Moral Policing

I saw this post from themadman

And that set me thinking.

I think all moral policing is, deep down, a form of insecurity. From a culture in which sex was a part of life, to be celebrated as much as other things, we seem to have regressed into prudery and hypocrisy, claiming that any small incident is liable to “destroy Indian culture and values” and sitting on some fanciful moral high ground.

I think that the more we pretend that something doesn’t exist, in public, the more we are obsessed with it in private. There must be a reason why we are amongst the most populous nations in the world. This has not been achieved by adopting an attitude of pious, virtuous denial of sex.

As far as “superior Indian culture” goes, I think that it’s only when we are not confident in our identity that we have to proclaim it out loud and allegedly protect it. If we proclaim that Indian culture is a magnificent edifice, why are we so scared that a kiss between Richard Gere and Shilpa Shetty will destroy it?

Another culture I know which was similarly prudish (and which may have passed it on to us) was the Victorian English culture. But the English have moved out of it…and we haven’t. It amused me, several years ago, to see the adaption of “Pride and Prejudice” by Jane Austen as a television serial. It was amazing that Victorian values ruled in Indian society and were valid….the notion that a girl’s “virtue” is something to be preserved at all costs, or she would face ruin and ” a fate worse than death”, for example.

Michael Crichton, in his novel, “The Great Train Robbery”, talks of Victorian hypocrisy, where touted values were not reflected in people’s actions. The facade of paragons of virtue often hid a multitude of unhealthy ideas and obsessions.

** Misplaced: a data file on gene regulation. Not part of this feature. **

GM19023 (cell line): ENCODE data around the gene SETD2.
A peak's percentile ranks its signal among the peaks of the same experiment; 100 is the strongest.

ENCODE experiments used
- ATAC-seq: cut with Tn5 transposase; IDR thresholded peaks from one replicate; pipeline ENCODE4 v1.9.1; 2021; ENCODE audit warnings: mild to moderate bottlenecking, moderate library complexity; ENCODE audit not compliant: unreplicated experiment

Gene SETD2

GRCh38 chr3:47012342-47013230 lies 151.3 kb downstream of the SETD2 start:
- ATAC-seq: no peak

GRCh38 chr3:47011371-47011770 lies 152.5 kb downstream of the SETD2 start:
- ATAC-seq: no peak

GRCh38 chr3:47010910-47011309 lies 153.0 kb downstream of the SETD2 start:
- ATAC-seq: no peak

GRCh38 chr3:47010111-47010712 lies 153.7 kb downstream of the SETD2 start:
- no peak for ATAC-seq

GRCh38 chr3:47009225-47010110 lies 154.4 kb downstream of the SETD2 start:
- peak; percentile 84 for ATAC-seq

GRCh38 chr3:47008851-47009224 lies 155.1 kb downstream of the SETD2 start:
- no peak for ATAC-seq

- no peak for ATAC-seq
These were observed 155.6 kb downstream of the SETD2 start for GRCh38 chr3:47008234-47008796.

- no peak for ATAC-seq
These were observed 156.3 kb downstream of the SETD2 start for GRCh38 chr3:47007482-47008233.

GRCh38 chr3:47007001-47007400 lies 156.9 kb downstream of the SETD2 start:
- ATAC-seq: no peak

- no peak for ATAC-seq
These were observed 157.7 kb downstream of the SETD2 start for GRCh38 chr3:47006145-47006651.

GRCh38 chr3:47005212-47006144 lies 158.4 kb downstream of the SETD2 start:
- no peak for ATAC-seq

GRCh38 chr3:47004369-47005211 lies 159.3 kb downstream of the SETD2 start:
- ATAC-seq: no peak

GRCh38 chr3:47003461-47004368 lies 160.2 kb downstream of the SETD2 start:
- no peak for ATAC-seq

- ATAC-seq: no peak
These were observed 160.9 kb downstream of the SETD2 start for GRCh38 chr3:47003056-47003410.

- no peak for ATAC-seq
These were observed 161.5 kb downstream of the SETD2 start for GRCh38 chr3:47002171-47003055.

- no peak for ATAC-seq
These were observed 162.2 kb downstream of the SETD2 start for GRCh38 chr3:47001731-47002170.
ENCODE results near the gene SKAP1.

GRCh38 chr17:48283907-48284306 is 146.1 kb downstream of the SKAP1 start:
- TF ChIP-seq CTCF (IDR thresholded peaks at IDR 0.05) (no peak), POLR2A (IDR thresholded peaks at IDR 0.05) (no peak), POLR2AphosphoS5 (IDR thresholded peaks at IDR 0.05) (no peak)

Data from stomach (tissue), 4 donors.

Ancient Indian society acknowledged the courtesans as women plying a trade like others, and also acknowledged the fact that these women could sometimes be just sex workers…or sometimes be women of substance and power. Now the same situation exists everywhere but we try to close our eyes to it. Even when the chief minister of a State comes to power on the strength of her relationship to someone, the actual situation is known to everyone but is never referred to openly or honestly. We shirk calling a spade a spade….everyone knows the facts of life but no one should talk about them!

I can only invoke two similes…one, an open wound heals, and a closed-up wound festers; and two, it is the house whose windows are open to the four winds which has healthy, fresh air; the house where the windows are always closed against dust and noise and other “pollutants”…soon has a stale, fusty atmosphere.

Perhaps the Victorians and the Edwardians foisted their pruderies on our society; but that doesn’t explain why, more than 50 years later, we seem to be regressing more and more into them, and are busy trying to protect the “pure Indian culture” against every imagined onslaught and slight. And it doesn’t explain why some of us take on the responsibility of being our brothers’ keepers.

But that’s the way we are. As I remarked before…someone told me my daughter and her boyfriend shouldn’t hold hands in public (kissing?! Forget it!) because they were not married. And a few years later, they told me they shouldn’t hold hands in public…because they were married!

I will end with a last simile…the sapling that is protected too much from sunlight and wind may wither and die, and never grow into the magnificent tree it should be.

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